Repotting your plants is important for it’s growth and for it’s health.

As the plants get older it’s important to give them enough space to grow. It stimulates the plants growth and gives the roots more area to spread, thereby giving you healthier plants. 

The soil also contains a lot of nutrients, but only for a couple of moths. Fresh and new soil is therefore an important need to keep your plants glowing and fresh. It’s the smartest to repot your plants in the spring time, as the repotting can cause the plants some stress. In the spring time your plants are in their natural growing process and will therefore be more ready to withstand the stress. By repotting your plants you also prevent extra root rot. Try to repot your plants every 12 to 18 months. 

mistakes to avoid:

Cutting roots: The cutting of the roots will limit the potential growth of your plant. It’s therefore important to try to contain as much of the roots as possible. Rather cut the plastic pot away to make it easier.

Breakage of roots: Breakage of roots will provide extra stress and damage to the plants, and it will have consequences for the foliage, growth and health of your plant. The roots are the plants nerve system! 

Squeezing the root system: This will make the plant feel uncomfortable and it will not promote any growth for your plant. Make sure the roots have enough space in the pot by giving it at least 20% more room.

Fertilising too soon: Make sure the plants have adapted to the new pot before you fertilise to make the plant happier. It will feel to much stress if you fertilize too early, as the transfer was enough stress on them already. 

How to know it’s time to repot:

So now that we know it’s great to repot your plants once in a while, as well as how to repot it. However it’s very difficult to remember exactly what you did to all of your plants months ago. Here are some signs you should look out for to check if you should be repotting your plants: 

1. Roots are growing through the bottom and are rootbound.

2. The plant is a little top heavy and will fall over easily.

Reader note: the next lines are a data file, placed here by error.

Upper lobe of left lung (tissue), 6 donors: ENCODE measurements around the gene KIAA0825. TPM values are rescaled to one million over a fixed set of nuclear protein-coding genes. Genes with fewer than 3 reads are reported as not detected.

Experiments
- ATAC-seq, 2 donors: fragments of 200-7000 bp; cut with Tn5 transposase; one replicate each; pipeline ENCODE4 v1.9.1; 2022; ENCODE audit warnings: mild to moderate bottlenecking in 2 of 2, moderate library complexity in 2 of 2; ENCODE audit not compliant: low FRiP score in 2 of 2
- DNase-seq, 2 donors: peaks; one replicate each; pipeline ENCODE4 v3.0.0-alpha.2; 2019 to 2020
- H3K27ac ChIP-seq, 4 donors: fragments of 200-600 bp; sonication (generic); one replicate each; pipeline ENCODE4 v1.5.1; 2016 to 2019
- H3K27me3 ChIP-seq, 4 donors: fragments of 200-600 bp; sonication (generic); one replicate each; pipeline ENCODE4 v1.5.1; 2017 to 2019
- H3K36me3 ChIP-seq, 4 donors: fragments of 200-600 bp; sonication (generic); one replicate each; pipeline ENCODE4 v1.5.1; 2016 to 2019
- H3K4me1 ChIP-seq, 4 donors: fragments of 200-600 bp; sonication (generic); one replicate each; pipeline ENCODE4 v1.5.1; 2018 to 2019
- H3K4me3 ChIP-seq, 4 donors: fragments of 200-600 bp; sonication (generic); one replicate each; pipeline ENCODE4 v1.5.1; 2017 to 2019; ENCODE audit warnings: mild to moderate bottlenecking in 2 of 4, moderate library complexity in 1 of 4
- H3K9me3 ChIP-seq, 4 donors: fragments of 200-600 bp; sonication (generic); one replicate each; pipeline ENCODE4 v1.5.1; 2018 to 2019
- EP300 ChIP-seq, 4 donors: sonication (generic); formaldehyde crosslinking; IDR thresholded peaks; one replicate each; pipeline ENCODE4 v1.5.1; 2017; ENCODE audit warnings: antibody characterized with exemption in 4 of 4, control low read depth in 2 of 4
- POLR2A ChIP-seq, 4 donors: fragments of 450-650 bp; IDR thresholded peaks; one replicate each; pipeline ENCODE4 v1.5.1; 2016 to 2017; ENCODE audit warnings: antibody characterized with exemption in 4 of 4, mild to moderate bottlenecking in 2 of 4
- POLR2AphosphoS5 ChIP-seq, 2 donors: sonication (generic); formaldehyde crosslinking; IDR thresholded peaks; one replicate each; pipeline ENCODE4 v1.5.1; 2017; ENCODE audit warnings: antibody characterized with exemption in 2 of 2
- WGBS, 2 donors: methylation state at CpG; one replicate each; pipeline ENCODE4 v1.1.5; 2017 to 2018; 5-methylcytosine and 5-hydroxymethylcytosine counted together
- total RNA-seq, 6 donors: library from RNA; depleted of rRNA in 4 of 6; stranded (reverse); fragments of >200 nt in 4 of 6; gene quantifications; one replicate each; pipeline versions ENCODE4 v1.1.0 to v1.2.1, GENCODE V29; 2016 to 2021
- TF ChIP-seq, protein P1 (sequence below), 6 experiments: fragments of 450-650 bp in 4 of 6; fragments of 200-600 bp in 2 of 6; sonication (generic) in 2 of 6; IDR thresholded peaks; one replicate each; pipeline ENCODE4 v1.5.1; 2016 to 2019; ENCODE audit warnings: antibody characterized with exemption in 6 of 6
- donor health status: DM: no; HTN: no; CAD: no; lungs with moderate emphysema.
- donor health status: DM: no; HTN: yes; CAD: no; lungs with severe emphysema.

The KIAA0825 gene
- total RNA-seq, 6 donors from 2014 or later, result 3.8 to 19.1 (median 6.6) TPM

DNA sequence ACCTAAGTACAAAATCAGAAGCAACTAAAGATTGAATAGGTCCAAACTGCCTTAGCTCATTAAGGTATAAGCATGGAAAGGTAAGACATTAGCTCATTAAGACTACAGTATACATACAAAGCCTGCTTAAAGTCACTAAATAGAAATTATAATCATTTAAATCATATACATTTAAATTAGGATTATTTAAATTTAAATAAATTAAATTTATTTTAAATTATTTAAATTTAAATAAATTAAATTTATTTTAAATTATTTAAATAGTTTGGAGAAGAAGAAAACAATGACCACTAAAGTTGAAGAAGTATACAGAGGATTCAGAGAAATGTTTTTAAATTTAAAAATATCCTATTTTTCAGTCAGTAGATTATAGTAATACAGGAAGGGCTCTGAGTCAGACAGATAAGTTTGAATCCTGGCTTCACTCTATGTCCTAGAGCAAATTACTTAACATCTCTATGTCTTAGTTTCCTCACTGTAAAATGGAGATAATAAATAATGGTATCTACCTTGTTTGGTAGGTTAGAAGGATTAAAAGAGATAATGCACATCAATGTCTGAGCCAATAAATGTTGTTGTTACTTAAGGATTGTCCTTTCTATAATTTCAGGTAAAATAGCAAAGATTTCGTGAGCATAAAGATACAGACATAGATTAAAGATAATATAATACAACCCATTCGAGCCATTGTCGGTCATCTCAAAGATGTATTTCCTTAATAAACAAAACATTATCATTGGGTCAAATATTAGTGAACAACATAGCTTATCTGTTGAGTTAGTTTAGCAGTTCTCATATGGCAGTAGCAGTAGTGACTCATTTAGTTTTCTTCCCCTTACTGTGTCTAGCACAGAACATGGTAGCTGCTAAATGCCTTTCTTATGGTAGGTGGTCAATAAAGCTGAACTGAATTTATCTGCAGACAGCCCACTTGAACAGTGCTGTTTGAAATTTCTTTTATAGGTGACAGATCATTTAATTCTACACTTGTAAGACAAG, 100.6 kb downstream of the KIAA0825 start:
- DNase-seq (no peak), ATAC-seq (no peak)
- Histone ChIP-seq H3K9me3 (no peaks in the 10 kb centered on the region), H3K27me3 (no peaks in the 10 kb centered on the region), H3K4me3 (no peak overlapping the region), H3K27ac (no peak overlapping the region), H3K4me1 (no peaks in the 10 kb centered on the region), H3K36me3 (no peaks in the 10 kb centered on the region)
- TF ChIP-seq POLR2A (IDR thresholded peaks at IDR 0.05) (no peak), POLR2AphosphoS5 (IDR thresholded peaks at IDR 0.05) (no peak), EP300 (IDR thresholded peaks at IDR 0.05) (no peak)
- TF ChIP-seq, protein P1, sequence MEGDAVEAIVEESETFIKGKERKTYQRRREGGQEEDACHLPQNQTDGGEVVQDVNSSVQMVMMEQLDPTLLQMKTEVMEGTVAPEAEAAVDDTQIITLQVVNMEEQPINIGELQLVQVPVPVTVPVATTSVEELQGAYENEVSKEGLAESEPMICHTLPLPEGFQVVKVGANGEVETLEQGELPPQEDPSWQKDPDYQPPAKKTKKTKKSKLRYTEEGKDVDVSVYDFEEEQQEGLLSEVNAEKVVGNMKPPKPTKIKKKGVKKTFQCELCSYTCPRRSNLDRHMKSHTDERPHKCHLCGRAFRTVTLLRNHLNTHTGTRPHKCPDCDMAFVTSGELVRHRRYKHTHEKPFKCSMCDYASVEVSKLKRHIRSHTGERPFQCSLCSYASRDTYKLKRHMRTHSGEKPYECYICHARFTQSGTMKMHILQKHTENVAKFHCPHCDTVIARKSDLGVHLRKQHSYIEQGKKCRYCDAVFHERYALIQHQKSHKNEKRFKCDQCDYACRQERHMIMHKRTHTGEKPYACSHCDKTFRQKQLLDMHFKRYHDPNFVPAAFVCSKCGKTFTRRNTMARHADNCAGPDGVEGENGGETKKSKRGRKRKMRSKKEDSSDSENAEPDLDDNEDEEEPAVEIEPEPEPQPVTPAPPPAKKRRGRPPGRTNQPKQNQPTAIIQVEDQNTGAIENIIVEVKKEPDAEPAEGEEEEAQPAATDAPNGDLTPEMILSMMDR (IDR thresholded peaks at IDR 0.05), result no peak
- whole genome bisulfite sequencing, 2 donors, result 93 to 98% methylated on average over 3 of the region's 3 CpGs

3. Soil dries out too quickly and water runs out instead of being absorbed.

4. Plant growth is not going as expected.

5. Plant is starting to yellow and is not looking happy.

6. Plant is loosing a lot of leaves, and it’s looking a bit too crowded in the pot. 


1. Water the plant a day or two before repotting : This will help avoid transplant shoch, aswell as keeping your plants roots together. In addition it also keeps the plant happy and this will smooth the transition. 

2. Remove the plant from old pot: Gently remove the plant from it’s old pot. Lean the pot on something steardy, and support the main stems of the plants with your hands. If it’s necassary to cut the old pot it sits in, then do so. It’s all about the plant now!

3. Prune the unhealthy roots: Using your hands, gently untackle the rootsystem to make sure they all hang nicely and separeted from eachother. Prune off old rotten roots or damaged roots. This will make your plant healthier.  If you are looking to keep the plant in the same pot and or similair size as it is, cut of half of it’s roots. 

4. Clean and add soil: Use a clean planter, and add the fresh new soil. Make sure to keep some of the plants old soil as it causes less stress on them. 

5. Place your plant in the new pot: Place your friend in the new pot, centering the stem in the middle of the pot. Add fresh soil around it until it’s steardy enough to sit on its own.

6. Don’t give plant extra stress: Once settled, give it some fresh water, but let it get comfortable on it’s own first. Watch your plant get healthier, happier and bigger than before!

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